director Andrew Stanton
viewed: 09/15/2012 at CineArts @ the Empire Theater, SF, CA
As I’ve stated here in the past, I’m not a fan of 3-D, and so this whole retrofitting of 2-D films with 3-D technology (a la The Lion King (1994)) and releasing them to theaters to make not just “more money” but to make more money by over-charging for the whole thing really sticks in my craw. I balk at 3-D at every chance I can. So, when Finding Nemo (2003) was being re-released in 3-D, it wasn’t high on my list of things to do.
But we’re going through one of those “down” periods for films with kids in the cinema, and a Saturday afternoon with nothing better to do rolled along and we found ourselves in West Portal, making up our day as it was going. Luckily, the early show at the Empire Theater wasn’t even in 3-D, so it was just revisiting a film that I remembered, but the kids didn’t really know all that well. Clara had seen it in parts. Felix didn’t remember his first time seeing it (unsurprisingly).
Finding Nemo has worn well in its near decade since release. The animation and design still looks lush an beautiful, particularly the underwater worlds. It hasn’t set as well with me over time as a story. It’s very emotional, yanking at the heartstrings throughout, from the very get-go. But its charms and its merits are all still intact as well.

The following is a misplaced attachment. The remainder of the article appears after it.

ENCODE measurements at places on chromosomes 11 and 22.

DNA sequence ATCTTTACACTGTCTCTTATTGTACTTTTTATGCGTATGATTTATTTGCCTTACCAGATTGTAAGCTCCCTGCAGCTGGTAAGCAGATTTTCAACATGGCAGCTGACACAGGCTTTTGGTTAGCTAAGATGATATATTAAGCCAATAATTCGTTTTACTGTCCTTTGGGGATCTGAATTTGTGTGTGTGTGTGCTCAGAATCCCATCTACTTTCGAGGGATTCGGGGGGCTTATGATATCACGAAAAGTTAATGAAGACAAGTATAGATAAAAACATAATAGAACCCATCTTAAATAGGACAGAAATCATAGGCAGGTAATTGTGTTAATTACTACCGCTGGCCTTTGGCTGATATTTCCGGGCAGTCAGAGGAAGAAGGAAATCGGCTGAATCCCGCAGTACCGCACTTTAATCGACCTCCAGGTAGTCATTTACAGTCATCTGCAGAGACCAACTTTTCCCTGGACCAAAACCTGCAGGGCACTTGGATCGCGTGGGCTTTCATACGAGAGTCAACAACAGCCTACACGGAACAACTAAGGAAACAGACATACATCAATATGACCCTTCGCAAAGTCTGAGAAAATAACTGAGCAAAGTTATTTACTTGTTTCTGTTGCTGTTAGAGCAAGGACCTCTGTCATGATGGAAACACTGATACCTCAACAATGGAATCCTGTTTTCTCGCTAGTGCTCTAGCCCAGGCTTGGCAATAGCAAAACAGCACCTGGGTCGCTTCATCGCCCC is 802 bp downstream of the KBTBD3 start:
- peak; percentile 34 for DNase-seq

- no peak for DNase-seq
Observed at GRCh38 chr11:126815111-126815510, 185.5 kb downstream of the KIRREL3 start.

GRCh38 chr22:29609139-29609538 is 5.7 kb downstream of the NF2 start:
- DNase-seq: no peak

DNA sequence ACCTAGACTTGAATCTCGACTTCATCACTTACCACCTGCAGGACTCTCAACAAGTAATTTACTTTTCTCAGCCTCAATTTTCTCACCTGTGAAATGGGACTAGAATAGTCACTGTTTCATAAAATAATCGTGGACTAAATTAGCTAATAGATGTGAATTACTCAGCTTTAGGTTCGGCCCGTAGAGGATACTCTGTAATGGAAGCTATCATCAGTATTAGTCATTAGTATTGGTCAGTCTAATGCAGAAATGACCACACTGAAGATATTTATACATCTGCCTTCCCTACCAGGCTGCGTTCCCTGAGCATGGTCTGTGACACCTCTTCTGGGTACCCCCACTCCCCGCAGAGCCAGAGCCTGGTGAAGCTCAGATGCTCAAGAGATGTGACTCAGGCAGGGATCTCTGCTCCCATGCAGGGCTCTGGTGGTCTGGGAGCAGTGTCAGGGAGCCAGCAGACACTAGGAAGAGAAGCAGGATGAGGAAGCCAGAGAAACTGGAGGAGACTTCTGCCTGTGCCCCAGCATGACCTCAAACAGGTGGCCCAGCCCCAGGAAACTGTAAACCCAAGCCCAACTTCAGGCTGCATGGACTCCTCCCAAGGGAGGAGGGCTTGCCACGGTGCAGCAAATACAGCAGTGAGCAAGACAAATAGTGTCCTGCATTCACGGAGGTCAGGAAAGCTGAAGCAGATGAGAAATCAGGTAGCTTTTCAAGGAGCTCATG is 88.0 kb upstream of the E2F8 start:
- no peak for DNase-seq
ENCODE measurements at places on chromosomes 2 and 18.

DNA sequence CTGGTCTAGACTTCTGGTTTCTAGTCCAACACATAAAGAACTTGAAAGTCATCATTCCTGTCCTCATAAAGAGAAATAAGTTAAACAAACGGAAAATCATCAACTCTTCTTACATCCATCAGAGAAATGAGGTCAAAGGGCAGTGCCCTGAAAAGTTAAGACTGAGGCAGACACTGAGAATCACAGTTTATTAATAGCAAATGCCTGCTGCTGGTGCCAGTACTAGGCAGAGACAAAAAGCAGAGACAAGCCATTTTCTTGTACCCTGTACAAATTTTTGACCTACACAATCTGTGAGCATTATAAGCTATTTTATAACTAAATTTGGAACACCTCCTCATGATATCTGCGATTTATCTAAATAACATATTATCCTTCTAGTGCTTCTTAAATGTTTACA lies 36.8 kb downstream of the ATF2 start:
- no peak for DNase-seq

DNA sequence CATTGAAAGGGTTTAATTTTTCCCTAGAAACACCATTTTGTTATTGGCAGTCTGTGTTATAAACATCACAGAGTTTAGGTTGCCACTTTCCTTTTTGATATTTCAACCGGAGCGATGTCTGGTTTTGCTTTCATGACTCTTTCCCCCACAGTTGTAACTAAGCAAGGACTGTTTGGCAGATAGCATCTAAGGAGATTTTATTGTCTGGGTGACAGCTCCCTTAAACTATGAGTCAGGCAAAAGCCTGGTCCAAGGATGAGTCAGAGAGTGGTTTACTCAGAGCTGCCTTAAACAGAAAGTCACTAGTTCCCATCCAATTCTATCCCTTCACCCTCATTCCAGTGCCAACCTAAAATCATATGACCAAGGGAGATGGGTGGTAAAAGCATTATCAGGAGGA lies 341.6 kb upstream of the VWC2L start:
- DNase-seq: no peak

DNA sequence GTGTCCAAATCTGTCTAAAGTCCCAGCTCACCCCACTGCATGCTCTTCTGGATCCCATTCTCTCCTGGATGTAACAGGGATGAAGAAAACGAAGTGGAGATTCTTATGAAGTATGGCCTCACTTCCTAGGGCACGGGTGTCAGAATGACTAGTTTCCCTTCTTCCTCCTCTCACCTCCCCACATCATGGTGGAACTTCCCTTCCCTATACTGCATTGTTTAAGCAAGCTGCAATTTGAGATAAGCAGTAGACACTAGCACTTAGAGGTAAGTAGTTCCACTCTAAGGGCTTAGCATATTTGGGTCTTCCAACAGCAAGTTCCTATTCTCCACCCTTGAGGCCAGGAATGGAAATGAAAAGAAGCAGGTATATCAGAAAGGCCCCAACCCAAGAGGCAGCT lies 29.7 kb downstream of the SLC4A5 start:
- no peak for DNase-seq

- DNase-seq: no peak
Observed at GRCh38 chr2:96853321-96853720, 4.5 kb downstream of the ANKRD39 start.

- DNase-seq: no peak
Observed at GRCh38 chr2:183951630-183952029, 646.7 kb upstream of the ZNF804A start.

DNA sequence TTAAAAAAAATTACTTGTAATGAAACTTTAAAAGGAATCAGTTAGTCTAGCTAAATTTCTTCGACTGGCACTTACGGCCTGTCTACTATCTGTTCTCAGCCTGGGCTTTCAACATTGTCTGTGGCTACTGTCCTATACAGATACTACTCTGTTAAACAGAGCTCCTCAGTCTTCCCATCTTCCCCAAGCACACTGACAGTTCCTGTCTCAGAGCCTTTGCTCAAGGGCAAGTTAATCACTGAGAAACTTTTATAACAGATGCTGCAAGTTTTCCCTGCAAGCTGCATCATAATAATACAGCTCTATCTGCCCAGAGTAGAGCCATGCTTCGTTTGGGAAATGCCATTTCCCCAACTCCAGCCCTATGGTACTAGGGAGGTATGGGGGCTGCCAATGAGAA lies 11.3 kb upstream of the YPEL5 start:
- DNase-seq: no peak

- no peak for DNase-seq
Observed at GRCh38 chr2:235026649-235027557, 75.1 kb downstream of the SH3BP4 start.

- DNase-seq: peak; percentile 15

Albert Brooks voices Marlin, a single father clownfish who loses his wife and all but one of his offspring before the title sequence comes onscreen. So, in over-protective kvetchingness, he coddles his little child in a fear of the ocean (the world that they live in). And when the little guy, Nemo, gets snatched in a net by a diver, the unlikely adventure begins, which takes Marlin out of his element and into the rest of the world in an adventure that proves his love and dedication to his lost son.
The characterization is great, particularly the character of Dory, voiced by Ellen Degeneres, and Bruce, the vegetarian shark (Barry Humphries) is a signature creation. And the animation, sequences, characterization…it’s all that top of the line work that has defined Pixar as a studio, the gold standard in the digital animation industry.
Director Andrew Stanton would go on to helm WALL-E (2008) and this year’s box office bomb John Carter (2012). WALL-E and Finding Nemo are now part of Pixar’s cache of “classics”, able to re-capitalized on, sequelized, retrofitted technologically, and re-shown. The fact is that it’s a good film, a very nice, albeit emotionally heavy-handed, kids film, still very intense and scary and dramatic for tykes, still a good film for most.